agreements, that the claims brought pursuant to Health and Safety Code section 1430 and
for wrongful death were not subject to arbitration, and that the court should deny the
petition in its discretion because individual claims by decedent‟s survivors were not
subject to arbitration and proceedings in separate forums could result in inconsistent
rulings on common issues of law and fact.
       Defendants‟ petition was denied on several grounds. The court determined the
claims for violations pursuant to Health and Safety Code section 1430 and for wrongful
death were not subject to the arbitration agreements. Even assuming decedent‟s claims
were subject to arbitration, the individual claims of plaintiffs George, John, and Frank


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Fitzhugh, were not, and the court exercised its discretion to deny the petition due to the
possibility of conflicting rulings on common issues of law or fact were the claims to
proceed in different forums. Finally, the court concluded that nothing in the record
suggested plaintiffs named third parties, or raised issues outside the arbitration
agreement, to purposely avoid arbitration. Defendants timely appeal from the order
denying their petition to compel. (Code Civ. Proc., § 1294, subd. (a).)
                                        DISCUSSION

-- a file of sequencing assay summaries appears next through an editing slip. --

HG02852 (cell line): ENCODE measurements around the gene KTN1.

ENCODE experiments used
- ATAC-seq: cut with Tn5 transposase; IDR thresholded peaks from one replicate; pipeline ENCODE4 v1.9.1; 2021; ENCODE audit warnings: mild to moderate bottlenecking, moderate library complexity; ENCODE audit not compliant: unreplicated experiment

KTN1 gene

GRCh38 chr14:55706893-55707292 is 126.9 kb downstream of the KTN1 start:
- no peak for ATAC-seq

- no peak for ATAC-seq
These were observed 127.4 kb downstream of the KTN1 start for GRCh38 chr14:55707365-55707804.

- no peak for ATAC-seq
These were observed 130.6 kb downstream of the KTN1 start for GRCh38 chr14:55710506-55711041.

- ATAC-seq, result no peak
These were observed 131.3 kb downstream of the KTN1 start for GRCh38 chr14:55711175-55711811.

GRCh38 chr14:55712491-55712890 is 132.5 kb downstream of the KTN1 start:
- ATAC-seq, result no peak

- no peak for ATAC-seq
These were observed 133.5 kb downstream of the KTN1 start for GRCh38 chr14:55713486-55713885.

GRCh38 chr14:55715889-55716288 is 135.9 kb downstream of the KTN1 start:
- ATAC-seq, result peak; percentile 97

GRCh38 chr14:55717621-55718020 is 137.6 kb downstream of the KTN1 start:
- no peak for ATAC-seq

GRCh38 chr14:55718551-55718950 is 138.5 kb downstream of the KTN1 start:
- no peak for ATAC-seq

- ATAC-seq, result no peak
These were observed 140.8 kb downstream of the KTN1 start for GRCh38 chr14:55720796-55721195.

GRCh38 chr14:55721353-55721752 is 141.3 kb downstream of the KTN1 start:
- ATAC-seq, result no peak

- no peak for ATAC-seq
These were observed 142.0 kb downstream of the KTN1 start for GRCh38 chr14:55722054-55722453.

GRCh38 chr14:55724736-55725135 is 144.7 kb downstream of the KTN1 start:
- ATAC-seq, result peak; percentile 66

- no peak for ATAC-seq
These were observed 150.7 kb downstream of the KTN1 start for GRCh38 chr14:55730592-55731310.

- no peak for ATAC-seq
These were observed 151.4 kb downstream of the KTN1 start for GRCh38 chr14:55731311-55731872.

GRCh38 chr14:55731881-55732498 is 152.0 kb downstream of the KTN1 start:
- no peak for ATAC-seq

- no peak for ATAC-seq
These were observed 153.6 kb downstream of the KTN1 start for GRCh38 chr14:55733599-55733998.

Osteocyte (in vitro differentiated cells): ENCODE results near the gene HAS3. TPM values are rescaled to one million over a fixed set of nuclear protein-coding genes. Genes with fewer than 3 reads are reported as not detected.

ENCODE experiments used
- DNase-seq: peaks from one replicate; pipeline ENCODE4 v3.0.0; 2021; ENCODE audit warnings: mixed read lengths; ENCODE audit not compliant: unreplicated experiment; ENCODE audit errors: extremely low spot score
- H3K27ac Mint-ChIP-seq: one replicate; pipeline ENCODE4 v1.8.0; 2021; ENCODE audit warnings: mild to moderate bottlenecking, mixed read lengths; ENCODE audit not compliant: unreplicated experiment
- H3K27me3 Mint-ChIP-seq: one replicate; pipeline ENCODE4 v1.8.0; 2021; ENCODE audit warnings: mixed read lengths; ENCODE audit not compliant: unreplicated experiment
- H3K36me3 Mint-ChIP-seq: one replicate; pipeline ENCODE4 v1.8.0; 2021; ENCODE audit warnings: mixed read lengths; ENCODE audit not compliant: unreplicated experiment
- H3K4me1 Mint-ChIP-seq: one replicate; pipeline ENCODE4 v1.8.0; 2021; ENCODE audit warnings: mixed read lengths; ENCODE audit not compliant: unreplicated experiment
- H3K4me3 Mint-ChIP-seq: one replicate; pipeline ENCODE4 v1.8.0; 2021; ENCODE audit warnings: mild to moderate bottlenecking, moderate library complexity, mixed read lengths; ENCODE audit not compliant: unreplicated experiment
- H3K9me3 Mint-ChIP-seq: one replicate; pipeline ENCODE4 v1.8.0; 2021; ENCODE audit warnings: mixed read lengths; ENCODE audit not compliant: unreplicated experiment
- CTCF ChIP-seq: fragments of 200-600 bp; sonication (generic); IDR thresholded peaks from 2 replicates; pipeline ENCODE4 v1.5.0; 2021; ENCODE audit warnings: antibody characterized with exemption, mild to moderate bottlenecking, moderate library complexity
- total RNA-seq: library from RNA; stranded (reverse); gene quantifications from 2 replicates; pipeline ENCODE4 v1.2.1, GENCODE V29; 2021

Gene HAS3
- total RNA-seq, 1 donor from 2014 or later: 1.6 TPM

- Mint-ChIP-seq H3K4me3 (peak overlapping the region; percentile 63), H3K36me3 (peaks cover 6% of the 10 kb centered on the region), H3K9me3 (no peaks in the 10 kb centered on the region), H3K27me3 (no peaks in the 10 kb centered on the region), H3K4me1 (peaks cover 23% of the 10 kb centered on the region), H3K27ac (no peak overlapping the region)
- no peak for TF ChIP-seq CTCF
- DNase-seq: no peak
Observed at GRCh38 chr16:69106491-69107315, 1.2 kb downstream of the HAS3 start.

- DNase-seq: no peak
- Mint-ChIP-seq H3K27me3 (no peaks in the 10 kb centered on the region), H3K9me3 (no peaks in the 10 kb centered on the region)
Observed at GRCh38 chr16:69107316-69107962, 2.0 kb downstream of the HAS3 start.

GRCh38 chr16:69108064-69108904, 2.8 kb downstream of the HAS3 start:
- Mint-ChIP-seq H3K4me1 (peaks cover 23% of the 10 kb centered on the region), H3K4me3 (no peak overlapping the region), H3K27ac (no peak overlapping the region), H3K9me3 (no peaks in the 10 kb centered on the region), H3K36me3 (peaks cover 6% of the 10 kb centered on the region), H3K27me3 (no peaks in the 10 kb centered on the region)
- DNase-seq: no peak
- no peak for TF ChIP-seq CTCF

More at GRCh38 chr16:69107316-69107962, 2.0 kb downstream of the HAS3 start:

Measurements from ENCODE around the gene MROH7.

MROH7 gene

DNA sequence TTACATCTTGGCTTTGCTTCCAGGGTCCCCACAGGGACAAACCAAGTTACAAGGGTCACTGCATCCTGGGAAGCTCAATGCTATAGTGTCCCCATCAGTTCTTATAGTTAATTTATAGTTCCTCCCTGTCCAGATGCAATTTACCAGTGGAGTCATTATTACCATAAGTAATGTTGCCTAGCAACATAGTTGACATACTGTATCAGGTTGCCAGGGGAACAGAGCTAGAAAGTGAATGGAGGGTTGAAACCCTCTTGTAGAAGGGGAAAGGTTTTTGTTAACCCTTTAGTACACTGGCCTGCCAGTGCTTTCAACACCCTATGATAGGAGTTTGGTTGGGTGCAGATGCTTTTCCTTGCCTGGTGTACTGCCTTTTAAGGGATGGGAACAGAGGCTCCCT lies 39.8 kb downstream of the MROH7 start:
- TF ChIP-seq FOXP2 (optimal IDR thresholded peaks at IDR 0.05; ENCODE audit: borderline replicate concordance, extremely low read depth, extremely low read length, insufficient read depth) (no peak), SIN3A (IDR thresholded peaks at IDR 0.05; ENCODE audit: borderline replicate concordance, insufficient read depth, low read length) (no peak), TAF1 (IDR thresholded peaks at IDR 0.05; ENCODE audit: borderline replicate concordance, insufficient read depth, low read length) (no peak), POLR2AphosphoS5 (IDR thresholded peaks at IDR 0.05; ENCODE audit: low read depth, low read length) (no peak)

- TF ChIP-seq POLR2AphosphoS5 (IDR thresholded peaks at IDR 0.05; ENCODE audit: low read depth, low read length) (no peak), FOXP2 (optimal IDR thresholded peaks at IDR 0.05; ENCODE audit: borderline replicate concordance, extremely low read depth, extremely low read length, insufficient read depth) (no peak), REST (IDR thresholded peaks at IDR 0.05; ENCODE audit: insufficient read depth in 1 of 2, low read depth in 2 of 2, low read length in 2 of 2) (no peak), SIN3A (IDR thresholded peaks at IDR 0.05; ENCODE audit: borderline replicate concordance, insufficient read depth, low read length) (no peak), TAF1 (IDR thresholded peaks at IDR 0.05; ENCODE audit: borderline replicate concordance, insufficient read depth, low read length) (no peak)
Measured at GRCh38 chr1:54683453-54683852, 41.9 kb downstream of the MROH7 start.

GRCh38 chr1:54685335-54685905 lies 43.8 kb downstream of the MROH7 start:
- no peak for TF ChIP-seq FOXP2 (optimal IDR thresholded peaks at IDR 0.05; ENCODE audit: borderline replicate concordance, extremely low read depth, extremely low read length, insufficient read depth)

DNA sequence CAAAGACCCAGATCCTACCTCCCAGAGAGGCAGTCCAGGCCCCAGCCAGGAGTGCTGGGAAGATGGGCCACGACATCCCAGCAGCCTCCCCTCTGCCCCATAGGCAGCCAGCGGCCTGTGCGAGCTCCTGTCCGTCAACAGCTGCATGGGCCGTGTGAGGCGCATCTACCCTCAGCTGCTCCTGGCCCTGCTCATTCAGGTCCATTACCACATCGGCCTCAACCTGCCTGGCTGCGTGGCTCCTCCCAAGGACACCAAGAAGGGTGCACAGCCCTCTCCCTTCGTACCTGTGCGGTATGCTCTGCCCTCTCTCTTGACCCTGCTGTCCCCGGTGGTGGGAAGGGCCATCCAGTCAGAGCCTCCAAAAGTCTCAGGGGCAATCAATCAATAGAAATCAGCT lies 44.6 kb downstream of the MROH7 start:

Defendants argue that the court erred, as a matter of law, when it refused to
compel arbitration under the terms of the arbitration agreements executed by plaintiff
George Fitzhugh in his capacity as agent for decedent. Defendants argue the court should
have factually determined whether George Fitzhugh was acting as an agent, and ask us to
remand the matter for a determination of that issue. Remand is not warranted because the
ruling may be affirmed for the reasons stated by the court without addressing George
Fitzhugh‟s role as decedent‟s purported agent.1
       Defendants do not dispute that each of the arbitration agreements exclude from
arbitration a patient‟s claims brought pursuant to Health and Safety Code section 1430,
subdivision (b),2 for violations of the Patients Bill of Rights under of title 22, section



       1
          Consequently, we express no opinion regarding the decision in Flores v.
Evergreen at San Diego, LLC (2007) 148 Cal.App.4th 581, in which the Fourth District
Court of Appeal, Division One, determined that decedent‟s husband in that case had
neither the contractual nor statutory authority to bind his wife to arbitration as part of the
facility‟s admission agreement. (Id. at pp. 586-594.)
       2
         We note that at the time the arbitration agreements were signed, Health and
Safety Code section 1430 provided, in relevant part: “A resident or patient of a skilled
nursing facility . . . or intermediate care facilities . . . may bring a civil action against the
licensee of a facility who violates any rights of the resident or patient as set forth in the
Patients Bill of Rights in Section 72527 of Title 22 of the California Administrative
Code.” (Former Health & Saf. Code, § 1430, subd. (b).) By Statutes 2004, chapter 270,
section 2, Health and Safety Code section 1430, subdivision (b), was amended to read, in
pertinent part: “A current or former resident or patient of a skilled nursing facility . . . or
intermediate care facility . . . may bring a civil action against the licensee of a facility
who violates any rights of the resident or patient as set forth in the Patients Bill of Rights

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72527 of the California Code of Regulations. We are not persuaded by defendants‟